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Donna shares her secrets on the elusive “travelling sewing kit.”  This applies to the tools that might be used most often at a meeting when the Sew Crazies are sewing. A kit should have:  fabric scissors, thread scissors, assortment of hand sewing needles, basic threads (black, white, tan, red), seam ripper, tape measure, sewing gauge, assortment of needles for your machine, 2-3 bobbins, tweezers, small screwdrivers (flat and phillips) and bandaids.  A few misc. buttons, chalk, a dime and nickle (for buttonhole placement) are also handy.  
Mystery Solved:  Travelling Sewing Kit Revealed
Our Next Meeting Saturday, June 16 th 10 a.m. to 2 p.m. at Fletcher’s Homemade 510 E. Elk Ave., Downtown ELizabethton
Girl Scouts:  Let’s Get Sewing with Sew Crazy
   Girl Scouts!  Are you or your troop looking for a worthwhile community service project that you can do, all the while learning a creative and fun skill?    Sew Crazy is looking for you!    Sew Crazy has helped Girl Scouts turn old t- shirts into tote bags, an upcycling project that resulted in sacks for their cookie sales.  Other beginning sewing projects may also be available for your troop to try, depending on the age of participants and purpose of the project.    Let Sew Crazy help you get started.  Contact Donna Horowitz, director and sewing instructor, for more information.  Phone (423) 434-0424 or e-mail info@sew-crazy.org.
Scraps and Squares
Don’t forget Sew Crazy’s ongoing projects -- the 6x6 squares for Nicaraqua and fabric scraps for the dog beds.
Sew Crazy
Where Sewists of All Ages, Interests and Skill Levels are Welcome!
Botanical Arts
Learn to make jewelry with dried plant material!  Saturday, Aug. 25th from 9:30 a.m. to noon in the Gathering Room at Sycamore Shoals State Historic Park, Sara Bowers and members of the Shady Oaks Garden Club will teach this class.  There is no cost and all materials are provided. Max 30 participants.  Reserve your spot by calling 423-543-5808.
Shop for Sew Crazy
Amazon shoppers can now get their favorite deals and benefit Sew Crazy. Start your Amazon shopping at smile.amazon.com and choose Sew Crazy of NE TN as your charity.  A percentage of your total will be donated to Sew Crazy.  You know you are going to shop Amazon, so help out Sew Crazy while you’re at it!
Stitching with Stitches The Sew Crazy Cat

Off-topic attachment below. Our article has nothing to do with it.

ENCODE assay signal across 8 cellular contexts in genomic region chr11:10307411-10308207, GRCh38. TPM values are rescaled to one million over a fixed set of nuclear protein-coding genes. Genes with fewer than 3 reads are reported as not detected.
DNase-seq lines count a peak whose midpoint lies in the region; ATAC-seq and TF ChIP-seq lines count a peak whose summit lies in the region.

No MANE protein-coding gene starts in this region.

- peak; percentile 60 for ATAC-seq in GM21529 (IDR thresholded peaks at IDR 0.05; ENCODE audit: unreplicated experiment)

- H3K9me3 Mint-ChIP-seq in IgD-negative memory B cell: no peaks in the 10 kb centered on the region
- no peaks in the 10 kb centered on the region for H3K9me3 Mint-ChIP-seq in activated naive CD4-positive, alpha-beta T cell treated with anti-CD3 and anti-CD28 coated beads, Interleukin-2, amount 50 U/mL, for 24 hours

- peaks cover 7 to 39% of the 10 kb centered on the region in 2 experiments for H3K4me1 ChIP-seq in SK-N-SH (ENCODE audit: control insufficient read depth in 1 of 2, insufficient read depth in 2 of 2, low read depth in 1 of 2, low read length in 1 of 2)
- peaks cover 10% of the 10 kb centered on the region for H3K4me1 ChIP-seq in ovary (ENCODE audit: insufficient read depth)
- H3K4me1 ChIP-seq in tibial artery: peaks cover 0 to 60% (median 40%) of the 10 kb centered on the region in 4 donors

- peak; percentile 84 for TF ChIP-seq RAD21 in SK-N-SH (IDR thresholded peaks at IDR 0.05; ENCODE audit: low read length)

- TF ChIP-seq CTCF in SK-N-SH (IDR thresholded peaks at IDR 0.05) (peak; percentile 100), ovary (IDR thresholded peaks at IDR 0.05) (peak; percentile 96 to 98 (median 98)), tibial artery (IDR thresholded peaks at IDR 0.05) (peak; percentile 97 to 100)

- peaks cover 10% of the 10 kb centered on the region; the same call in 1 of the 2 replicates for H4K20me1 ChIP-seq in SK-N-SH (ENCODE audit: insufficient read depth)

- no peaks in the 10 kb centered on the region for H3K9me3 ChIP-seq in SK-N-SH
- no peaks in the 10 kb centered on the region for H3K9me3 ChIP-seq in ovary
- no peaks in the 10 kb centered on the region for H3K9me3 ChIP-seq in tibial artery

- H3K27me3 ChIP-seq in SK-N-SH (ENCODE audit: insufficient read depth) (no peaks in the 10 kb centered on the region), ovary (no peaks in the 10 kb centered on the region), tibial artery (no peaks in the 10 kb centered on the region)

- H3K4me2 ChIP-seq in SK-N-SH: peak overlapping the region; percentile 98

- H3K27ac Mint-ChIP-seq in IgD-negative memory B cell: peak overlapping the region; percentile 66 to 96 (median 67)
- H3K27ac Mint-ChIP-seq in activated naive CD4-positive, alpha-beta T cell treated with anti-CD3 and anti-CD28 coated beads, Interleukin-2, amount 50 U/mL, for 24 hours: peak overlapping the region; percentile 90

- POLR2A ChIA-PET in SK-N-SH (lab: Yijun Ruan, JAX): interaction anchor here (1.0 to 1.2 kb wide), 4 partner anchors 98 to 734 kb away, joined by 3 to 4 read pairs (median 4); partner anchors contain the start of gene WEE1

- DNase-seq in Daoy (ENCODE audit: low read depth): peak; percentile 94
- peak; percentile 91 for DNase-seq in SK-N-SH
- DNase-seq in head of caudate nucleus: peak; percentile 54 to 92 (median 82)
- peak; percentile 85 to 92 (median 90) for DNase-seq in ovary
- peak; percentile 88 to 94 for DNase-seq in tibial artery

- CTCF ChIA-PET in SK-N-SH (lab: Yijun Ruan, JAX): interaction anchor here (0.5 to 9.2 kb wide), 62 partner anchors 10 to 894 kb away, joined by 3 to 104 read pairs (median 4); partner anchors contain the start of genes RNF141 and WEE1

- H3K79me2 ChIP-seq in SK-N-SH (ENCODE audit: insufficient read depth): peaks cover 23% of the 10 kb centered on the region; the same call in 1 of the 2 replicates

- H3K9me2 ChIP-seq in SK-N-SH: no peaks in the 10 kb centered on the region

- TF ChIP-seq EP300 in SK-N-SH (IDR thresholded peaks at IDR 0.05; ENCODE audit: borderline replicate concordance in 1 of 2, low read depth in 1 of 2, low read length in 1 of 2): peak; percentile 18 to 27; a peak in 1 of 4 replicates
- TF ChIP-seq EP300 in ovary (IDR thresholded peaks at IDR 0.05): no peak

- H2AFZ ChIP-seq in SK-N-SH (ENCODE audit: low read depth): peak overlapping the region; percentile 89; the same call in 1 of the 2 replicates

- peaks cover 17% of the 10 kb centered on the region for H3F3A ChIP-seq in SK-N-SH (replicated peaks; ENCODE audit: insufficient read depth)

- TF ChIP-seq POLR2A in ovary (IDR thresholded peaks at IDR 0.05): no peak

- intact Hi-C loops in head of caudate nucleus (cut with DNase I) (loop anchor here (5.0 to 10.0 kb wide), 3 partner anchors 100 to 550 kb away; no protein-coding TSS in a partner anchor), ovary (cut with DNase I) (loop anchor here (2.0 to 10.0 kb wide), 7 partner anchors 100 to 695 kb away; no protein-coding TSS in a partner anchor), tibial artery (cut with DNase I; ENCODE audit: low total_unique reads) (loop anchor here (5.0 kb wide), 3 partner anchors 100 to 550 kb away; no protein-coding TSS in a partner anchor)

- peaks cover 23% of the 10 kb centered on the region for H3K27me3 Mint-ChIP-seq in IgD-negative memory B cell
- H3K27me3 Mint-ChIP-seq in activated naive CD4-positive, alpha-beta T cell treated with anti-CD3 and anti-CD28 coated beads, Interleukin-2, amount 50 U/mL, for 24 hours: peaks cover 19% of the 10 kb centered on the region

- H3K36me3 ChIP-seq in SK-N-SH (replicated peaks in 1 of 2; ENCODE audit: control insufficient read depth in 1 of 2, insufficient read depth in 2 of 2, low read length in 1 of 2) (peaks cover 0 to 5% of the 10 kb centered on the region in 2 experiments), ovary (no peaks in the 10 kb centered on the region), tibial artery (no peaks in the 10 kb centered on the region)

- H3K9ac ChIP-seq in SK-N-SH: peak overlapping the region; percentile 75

With the arrival of warm weather, I’ve been really busy with my cat job -- harassing the neighborhood wildlife and sleeping.  But on those rainy days, of which there’s been plenty lately, I devote some time to hanging out with and instructing my human. One day I noticed her puzzling over the sewing machine zipper foot, wondering what that little hook in the front was used for.  She had some gimp in the bottom bin on the sewing machine cabinet, so I casually stroll over, pull out a strand and start playing with it.  To my human’s credit, she made the connection.  Corded buttonholes! My human isn’t a big fan of buttonholes anyway, so the idea of corded buttonholes sounded complex.  That’s where the little hook and the grooves on the bottom of the zipper foot come in.  If you want to make a buttonhole that stands out and is more durable, try sewing them over a length of gimp (narrow cord). Start by setting up your machine for buttonholes like normal.  Put your fabric under the zipper foot and sink your needle at the buttonhole start point.  Now take a length of gimp, fold it in half, and with the zipper foot raised loop the gimp over the hook projection on the zipper foot.  Pull the two ends to the back under the foot, following the grooves on the bottom of the foot.  Lower your presser foot and sew the buttonhole as usual.  As you sew, the gimp will be pulled along through the grooves and covered over by the stitches.  When completed, there will be a little loop that was over your hook, and the two ends opposite the loop.  Grab the ends and tug them to pull that loop back flush with the stitching.  Then use a large eye needle to take the ends through to the back side of the fabric. Tip:  Don’t skimp on the gimp.  You need enough to go down both sides of your buttonhole obviously, but you also want to be left with tails long enough to pull back through with a needle. (The picture is too short to make threading easy.)  Also you want to stabilize the spot under your buttonhole if you don’t already have interfacing.  That will keep it from going all wonky while sewing and tugging. So now you know why the zipper foot has that little hook on the front edge.  My work here is done -- back to sleep.  Until next time -- Purrfectly Stitches.